Co-authored by four high-profile International Relations scholars, this book investigates the implications of the global ascent of China on cross-Strait relations and the identity of Taiwan as a democratic state.
Examining an array of factors that affect identity formation, the authors consider the influence of the rapid military and economic rise of China on Taiwan’s identity. Their assessment offers valuable insights into which policies have the best chance of resulting in peaceful relations and prosperity across the Taiwan Strait and builds a new theory of identity at elite and mass levels. It also possesses implications for the United States-led world order and today’s most critical great power competition.
This chapter focuses on Taiwan in historical perspective. The goal is to review the most important aspects of the evolution of Taiwanese identity, cross-Strait relations, the rise of China, the role of the US, and how these matters are connected to each other. These lines of inquiry capture the essential components for an account of the likely pathway for cross-Strait relations, which in turn obviously have reverberations that further impact on cause and effect within the regional system of Northeast Asia and even beyond. Thus, emphasis is placed on a review of historical events that are believed to be important for the development of a comprehensive understanding of the situation today.
This chapter proceeds in seven additional sections. The second section moves forward from early history to the arrival of the Japanese in 1895. The third section covers the era of Japanese rule from 1895 to 1945. The initial decades of Nationalist rule are reviewed in the fourth section from 1945 to 1979. Corresponding to the 1980s, the Taiwanese economic miracle and identity-related developments appear in the fifth section. The sixth section – an era of one country with many problems – covers the 1990s. The seventh section focuses on key interactions involving the DPP in power vis-à-vis the US and PRC in the new millennium. The eighth and final section sums up the history of Taiwan as presented in this chapter.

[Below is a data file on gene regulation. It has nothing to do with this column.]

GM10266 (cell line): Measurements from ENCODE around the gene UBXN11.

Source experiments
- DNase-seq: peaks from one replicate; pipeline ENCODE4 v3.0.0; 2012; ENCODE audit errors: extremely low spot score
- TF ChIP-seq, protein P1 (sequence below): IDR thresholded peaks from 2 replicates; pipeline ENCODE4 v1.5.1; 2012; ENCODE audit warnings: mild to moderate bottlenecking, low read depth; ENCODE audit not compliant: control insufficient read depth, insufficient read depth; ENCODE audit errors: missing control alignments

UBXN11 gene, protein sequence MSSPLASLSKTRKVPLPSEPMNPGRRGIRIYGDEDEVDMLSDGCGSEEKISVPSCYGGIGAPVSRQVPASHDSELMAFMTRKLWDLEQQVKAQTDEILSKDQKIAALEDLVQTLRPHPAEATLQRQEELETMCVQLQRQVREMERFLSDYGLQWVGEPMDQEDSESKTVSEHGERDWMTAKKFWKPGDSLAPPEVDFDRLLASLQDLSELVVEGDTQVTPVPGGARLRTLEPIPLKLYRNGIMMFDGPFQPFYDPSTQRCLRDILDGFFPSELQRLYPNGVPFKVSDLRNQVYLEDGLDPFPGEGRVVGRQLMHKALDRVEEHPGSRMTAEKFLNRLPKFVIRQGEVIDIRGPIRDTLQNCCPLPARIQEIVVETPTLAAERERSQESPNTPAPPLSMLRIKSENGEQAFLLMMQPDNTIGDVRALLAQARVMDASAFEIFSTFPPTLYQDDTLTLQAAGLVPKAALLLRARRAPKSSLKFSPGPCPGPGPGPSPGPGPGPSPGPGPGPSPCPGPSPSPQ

Taiwan, also known as Formosa, is an island about 160 kilometres (100 miles) from the Asian coastline.
This chapter focuses on the evolution of Taiwanese identity. The question, ‘what does it mean to be Taiwanese?’, has never been obvious or easy to answer. Instead, responses vary across time, geography and individuals. Since identity represents a sense of belonging to a larger group, such ideological factors as values, ideas and emotions that affect the collective contribute to identity formation. Additional important aspects of evolving Taiwanese identity include cross-Strait relations, the ascent of China and the ongoing role of the US in Northeast Asia. While it is beyond the scope of the present investigation to cover all of the relevant academic literature in the preceding interconnected subject areas, what follows is a good faith effort. The review is deemed sufficient to identify the most important patterns in what academic literature has said about Taiwanese identity, most notably in connection with the other aspects discussed in the book thus far. In peeling back the layers of Taiwan’s identity choice, we also begin to uncover how and why Taiwanese identity is highly political and increasingly convergent with the changing tides of political support on the island.
This chapter unfolds in eight additional sections. The second section covers early Taiwanese identity. The third section identifies historical imperatives. The fourth section covers the politics of Taiwanese identity. The fifth section assesses the impact from the rapid ascent of China to world power status. The sixth section turns to how the PRC exerts pressure on Taiwanese identity.